To get around those hard to get to areas, try pushing sandpaper strips
across the areas with a small wooden implement.
For small areas that you can't get any real movement that have finish
buildup, try your Dremel tool with the appropriates set up.
On the other hand, you can do some good removal with a homemade
scraper. Cut down an old steak knife into a thin, flexible shape
(grind off the cutting edge!) and use the tip to get into hard to
reach places. These can be found anywhere and can be ground easily to
a useful shape.
To see what kind of finish you have on the wood, you can use the old
"rule of thumb" on a place where you won't see your test. Make sure
you do this in an area that hasn't been waxed, oiled, preserved or
anything else as it will screw up the test.
The following is considering you were talking about clear finsihes.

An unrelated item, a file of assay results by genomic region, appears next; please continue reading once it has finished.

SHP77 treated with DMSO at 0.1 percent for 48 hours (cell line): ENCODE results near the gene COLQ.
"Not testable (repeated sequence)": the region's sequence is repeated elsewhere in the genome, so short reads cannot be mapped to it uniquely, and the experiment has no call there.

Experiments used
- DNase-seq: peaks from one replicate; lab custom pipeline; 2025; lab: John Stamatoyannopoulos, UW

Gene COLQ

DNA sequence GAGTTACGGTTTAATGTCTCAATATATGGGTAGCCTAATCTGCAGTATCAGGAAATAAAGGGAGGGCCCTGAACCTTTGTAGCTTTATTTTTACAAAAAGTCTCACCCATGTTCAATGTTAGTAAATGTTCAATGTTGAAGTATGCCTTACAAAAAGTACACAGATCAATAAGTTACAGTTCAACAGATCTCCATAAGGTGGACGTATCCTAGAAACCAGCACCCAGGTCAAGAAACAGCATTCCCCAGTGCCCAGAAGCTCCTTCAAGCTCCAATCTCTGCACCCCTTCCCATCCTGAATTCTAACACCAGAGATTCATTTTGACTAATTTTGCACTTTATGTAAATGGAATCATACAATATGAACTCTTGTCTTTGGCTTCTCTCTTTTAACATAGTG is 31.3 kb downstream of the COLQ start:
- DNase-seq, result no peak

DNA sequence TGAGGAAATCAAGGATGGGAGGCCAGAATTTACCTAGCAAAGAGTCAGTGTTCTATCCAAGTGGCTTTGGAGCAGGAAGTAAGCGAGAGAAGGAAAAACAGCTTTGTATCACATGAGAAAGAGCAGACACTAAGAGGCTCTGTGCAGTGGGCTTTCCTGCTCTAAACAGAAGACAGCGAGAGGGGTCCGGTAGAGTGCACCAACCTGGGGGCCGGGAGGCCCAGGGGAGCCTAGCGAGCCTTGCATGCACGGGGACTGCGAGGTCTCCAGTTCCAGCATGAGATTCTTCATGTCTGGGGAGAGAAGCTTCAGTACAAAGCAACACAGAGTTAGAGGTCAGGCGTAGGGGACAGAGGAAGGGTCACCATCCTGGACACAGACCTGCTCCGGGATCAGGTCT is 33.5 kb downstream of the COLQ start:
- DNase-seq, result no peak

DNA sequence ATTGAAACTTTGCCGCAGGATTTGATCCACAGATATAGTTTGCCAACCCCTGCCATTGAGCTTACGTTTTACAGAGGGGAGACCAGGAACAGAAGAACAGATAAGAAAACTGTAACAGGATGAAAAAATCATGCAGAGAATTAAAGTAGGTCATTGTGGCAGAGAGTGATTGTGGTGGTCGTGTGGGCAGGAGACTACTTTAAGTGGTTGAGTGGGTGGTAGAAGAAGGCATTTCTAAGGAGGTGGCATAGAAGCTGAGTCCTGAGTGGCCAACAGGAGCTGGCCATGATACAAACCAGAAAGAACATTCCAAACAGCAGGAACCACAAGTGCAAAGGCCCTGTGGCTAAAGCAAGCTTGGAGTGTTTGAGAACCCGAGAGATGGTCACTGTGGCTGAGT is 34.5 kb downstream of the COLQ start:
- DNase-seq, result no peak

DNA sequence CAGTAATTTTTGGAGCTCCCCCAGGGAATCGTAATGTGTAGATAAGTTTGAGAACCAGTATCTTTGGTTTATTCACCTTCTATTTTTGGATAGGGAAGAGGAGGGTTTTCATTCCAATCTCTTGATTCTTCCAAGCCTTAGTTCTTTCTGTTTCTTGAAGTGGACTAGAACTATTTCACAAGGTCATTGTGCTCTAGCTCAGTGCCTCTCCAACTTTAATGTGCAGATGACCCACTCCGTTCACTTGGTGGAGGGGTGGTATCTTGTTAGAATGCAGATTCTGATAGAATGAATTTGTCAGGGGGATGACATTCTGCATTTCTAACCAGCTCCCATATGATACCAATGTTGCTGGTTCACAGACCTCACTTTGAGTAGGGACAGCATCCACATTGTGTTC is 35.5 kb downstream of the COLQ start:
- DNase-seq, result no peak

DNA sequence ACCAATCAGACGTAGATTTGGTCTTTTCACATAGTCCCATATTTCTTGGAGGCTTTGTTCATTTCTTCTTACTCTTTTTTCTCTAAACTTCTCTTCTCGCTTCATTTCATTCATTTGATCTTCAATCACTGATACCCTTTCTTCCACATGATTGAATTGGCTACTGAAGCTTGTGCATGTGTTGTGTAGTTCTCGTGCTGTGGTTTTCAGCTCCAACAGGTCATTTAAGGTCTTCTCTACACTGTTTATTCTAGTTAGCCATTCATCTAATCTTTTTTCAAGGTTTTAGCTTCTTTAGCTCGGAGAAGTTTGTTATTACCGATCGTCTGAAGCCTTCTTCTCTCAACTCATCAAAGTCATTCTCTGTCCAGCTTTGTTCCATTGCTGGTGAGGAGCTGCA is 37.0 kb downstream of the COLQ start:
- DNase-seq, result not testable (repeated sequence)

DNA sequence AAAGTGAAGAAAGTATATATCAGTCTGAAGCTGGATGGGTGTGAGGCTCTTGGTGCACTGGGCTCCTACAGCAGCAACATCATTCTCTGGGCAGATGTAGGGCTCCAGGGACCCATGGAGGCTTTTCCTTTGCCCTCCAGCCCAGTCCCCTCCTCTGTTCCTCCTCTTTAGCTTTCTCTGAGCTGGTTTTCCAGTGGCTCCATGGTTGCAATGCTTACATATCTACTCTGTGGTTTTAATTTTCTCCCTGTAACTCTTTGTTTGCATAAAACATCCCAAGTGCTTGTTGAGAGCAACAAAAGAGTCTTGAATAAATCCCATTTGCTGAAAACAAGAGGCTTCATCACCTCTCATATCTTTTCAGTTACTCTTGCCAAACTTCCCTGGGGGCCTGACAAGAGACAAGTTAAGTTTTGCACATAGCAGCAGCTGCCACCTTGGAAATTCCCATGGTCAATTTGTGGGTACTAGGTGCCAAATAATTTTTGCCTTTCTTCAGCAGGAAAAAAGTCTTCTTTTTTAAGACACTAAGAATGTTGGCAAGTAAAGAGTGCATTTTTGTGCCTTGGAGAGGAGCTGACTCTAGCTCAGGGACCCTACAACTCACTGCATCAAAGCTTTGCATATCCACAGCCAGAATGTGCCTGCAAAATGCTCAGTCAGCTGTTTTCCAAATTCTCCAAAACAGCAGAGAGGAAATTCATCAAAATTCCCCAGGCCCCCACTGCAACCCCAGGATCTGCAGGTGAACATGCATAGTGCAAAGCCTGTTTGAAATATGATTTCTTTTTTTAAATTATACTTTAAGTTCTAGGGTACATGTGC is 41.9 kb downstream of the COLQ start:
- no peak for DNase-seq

This works pretty well, but isn't a perfect test: On the wood, put a
large drop of anhydrous alcohol. Next to it, put a large drop of
lacquer thinner. You may need to add a drop now and then to keep the
surface wet. Give it a couple of hours to work on the surface.
If the shellac drop gets gooey, you have shellac for a finish. You
will have further proof if the drop of lacquer thinner does nothing.
On the other hand, if the lacquer thinner side gets gooey, you have a
lacquer finish. If both sides get gooey, some wise guy got cute and
In any event, both of these finishes are easy to sand down and can be
easily top coated with more of the same.
If neither of those dissolves the finish, you may have varnish or
possibly polyurethane. If the piece is old, you probably don't have
If you have varnish you can Google "varnish repair" and "varnish
removal" and you will get all you need to refinish.